This year’s IPE Top 400 Asset Managers survey charts a flatlining global asset management industry with total AUM of €36.3trn at end-2011, a whisker up from the previous year’s total of €36.2trn. And despite striking a rare note of optimism in this month’s magazine as we report projections for the Turkish pension market to grow to €100bn in 10 years, the outlook is also gloomy for Europe’s pension markets. European institutional assets were down 3.5% in 2011, according to our survey.

The 1990s and 2000s saw a great expansion of pension assets as countries expanded supplementary pension saving or, like in Ireland and France, invested the proceeds of 3G mobile phone licences in pension buffer funds. However, those funds have either been drawn down to plug enormous budget deficits or will be in the future.

Other countries have nationalised their pension assets, Portugal, for example, transferred €2.8bn in assets of Portugal Telecom to the state in 2010 and another €6bn in banks’ pension assets the following year.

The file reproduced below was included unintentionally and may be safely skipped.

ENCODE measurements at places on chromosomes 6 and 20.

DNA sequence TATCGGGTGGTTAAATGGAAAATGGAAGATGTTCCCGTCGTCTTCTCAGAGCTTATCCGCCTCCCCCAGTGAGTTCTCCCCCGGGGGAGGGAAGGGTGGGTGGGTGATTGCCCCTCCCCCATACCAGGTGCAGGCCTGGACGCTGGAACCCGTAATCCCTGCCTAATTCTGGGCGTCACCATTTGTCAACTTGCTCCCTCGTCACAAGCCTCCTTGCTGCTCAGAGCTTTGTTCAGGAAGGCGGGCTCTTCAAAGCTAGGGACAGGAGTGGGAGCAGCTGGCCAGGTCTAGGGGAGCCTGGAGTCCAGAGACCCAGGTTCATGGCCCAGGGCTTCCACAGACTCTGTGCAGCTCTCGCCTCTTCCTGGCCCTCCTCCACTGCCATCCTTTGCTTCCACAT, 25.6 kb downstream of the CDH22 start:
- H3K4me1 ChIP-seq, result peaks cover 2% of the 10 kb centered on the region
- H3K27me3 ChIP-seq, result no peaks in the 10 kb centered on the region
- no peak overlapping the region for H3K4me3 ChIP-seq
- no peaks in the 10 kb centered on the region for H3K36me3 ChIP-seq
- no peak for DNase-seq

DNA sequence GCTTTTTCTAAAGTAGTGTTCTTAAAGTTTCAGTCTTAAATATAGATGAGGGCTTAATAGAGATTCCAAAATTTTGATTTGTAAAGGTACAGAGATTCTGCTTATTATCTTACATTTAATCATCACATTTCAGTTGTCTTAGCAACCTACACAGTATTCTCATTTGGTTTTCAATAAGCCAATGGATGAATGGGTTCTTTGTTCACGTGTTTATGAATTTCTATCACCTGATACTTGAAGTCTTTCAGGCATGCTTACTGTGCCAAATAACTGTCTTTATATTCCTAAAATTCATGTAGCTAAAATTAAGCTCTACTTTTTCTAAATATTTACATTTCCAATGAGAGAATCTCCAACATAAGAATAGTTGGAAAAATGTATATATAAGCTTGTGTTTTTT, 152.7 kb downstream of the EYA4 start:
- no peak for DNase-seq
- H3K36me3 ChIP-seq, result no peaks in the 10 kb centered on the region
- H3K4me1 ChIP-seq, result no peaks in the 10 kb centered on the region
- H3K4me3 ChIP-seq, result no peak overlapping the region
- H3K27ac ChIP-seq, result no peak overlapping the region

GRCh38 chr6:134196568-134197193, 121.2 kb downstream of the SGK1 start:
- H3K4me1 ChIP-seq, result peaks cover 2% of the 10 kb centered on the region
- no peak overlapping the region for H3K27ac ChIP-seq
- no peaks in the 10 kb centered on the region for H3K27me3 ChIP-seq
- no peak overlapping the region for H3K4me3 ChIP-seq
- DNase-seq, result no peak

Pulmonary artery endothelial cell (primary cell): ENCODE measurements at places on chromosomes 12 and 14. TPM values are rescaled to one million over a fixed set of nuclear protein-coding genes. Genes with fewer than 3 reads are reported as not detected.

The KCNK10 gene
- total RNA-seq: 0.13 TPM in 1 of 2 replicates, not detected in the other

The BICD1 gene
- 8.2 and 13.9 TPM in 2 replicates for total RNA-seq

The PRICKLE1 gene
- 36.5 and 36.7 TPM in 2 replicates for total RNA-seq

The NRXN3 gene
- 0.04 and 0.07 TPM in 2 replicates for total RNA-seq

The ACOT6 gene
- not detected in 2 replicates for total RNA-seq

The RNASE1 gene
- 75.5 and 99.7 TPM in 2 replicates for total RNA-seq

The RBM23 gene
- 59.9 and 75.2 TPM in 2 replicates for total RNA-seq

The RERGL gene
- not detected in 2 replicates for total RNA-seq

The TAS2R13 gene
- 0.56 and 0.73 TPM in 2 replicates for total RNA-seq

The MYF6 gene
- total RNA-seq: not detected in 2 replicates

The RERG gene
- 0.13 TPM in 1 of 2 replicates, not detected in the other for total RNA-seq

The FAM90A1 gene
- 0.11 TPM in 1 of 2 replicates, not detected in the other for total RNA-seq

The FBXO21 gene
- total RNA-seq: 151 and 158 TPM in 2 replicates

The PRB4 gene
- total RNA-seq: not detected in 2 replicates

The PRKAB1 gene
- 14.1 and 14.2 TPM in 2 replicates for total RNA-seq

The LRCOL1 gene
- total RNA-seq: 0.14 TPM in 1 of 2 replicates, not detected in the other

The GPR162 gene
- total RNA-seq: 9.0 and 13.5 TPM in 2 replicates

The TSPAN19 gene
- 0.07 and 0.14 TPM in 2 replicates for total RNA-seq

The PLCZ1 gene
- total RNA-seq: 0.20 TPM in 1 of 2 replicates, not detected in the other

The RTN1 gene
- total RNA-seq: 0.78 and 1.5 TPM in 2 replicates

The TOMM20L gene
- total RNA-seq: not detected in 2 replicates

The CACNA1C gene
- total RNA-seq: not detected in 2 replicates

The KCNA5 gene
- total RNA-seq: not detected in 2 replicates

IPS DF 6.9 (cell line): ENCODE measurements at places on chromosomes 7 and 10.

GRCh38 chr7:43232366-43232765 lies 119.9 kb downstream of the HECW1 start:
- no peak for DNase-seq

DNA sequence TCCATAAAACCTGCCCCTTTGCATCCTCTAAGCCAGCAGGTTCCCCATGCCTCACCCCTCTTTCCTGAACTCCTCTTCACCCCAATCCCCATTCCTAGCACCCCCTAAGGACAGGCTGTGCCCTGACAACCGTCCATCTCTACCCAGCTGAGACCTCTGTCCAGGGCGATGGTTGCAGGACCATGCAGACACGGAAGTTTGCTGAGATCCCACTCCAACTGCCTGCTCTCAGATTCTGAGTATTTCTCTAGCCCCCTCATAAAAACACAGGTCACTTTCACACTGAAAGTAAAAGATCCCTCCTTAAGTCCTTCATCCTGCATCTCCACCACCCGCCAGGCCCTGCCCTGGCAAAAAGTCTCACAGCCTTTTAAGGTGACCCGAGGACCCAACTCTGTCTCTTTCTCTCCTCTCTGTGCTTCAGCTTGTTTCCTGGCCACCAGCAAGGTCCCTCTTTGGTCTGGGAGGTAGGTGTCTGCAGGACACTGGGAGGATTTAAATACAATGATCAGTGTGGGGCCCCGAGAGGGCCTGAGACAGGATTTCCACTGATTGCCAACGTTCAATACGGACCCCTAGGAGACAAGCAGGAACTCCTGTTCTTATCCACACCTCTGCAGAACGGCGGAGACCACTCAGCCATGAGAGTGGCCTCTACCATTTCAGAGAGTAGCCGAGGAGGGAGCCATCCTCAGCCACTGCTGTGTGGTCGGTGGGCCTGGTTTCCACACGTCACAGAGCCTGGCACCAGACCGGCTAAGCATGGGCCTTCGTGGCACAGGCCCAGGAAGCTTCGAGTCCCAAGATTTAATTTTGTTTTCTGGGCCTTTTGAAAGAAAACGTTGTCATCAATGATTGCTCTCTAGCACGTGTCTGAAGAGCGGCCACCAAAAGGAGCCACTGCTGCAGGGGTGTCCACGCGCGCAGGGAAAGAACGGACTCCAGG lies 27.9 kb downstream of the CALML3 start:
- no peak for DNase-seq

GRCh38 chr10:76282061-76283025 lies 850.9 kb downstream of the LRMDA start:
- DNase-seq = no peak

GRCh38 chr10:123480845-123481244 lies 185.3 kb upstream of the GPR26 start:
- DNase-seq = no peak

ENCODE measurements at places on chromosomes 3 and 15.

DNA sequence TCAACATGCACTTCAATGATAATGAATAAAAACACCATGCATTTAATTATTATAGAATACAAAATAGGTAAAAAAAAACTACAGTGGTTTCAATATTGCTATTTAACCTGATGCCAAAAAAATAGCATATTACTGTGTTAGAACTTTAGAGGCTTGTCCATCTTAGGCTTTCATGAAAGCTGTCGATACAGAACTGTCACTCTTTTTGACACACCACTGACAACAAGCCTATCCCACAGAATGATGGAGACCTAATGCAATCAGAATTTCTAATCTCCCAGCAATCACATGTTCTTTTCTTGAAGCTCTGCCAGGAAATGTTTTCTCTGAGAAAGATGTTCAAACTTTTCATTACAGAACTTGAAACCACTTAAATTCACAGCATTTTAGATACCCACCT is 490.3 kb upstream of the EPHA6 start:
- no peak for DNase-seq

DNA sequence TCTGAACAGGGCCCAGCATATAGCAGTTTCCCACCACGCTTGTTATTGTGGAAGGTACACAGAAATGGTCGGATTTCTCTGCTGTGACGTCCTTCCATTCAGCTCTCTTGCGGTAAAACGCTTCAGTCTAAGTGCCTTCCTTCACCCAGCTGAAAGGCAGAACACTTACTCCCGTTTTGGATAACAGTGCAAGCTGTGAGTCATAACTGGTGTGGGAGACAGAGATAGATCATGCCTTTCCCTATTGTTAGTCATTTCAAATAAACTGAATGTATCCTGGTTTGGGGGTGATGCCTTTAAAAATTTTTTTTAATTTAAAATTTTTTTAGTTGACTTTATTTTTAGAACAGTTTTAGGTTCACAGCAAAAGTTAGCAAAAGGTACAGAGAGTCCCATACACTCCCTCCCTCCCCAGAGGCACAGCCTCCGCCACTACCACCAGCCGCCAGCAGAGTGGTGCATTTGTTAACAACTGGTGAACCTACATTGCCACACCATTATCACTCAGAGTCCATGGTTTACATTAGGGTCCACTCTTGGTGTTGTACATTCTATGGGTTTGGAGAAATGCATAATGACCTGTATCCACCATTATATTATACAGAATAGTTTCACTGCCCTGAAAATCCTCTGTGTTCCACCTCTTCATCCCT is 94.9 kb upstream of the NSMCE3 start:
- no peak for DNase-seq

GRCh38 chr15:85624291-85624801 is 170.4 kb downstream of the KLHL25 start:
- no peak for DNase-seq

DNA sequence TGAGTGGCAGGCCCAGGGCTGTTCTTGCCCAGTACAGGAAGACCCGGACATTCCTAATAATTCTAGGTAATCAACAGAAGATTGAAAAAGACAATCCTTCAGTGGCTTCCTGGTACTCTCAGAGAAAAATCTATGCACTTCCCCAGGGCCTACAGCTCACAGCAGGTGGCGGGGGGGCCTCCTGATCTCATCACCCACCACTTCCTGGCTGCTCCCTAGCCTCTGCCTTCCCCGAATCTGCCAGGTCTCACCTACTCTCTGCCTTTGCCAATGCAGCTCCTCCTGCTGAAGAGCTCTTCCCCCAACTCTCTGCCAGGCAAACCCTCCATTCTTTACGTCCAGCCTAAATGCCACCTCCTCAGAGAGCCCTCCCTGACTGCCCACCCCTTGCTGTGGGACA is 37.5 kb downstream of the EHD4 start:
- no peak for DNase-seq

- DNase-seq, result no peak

The UK has recycled €5.4bn from Royal Mail’s pension fund into the state budget thanks to opaque accounting of government pension obligations which mask the problem. The UK once prided itself on having what it termed the best pension system in the world, so this hardly sets a good precedent for others.

As traditional defined benefit (DB) makes the transition to legacy mode in the UK and the Netherlands - and increasingly in the US - the stock of DB assets will gradually draw down over coming decades. As in the Netherlands, benefit cuts are likely to take place in the UK as politicians deal with decades of policy neglect.

Will defined contribution (DC) come to the rescue? Thanks to the UK’s Office for National Statistics, we know that the country’s DC pension assets totalled a healthy £386bn (€480bn) at end 2010, compared with total DB assets of £1.03trn. At some point, DC assets will outgrow DB assets, but projections are difficult because of the uncertainties around auto-enrolment.

This ambitious project to turn millions of middle and lower earners into pensions savers is laudable. But the government has fought shy of outright compulsion for political reasons, and with an uncertain economic outlook, many may conclude that their other financial commitments preclude pension saving. Dutch DC assets are also smaller than the corresponding DB assets, although growth is expected to continue.

At least European financial services providers have recognised the potential of Turkey’s fast-growing pension market, as the presence of the likes of Allianz, ING and BNP Paribas attests. Pension asset growth in other countries is likely to be sluggish, with interest in LDI, risk management and insurance solutions in the DB sector and with traction for diversified, low-volatility investment options in the DC sector.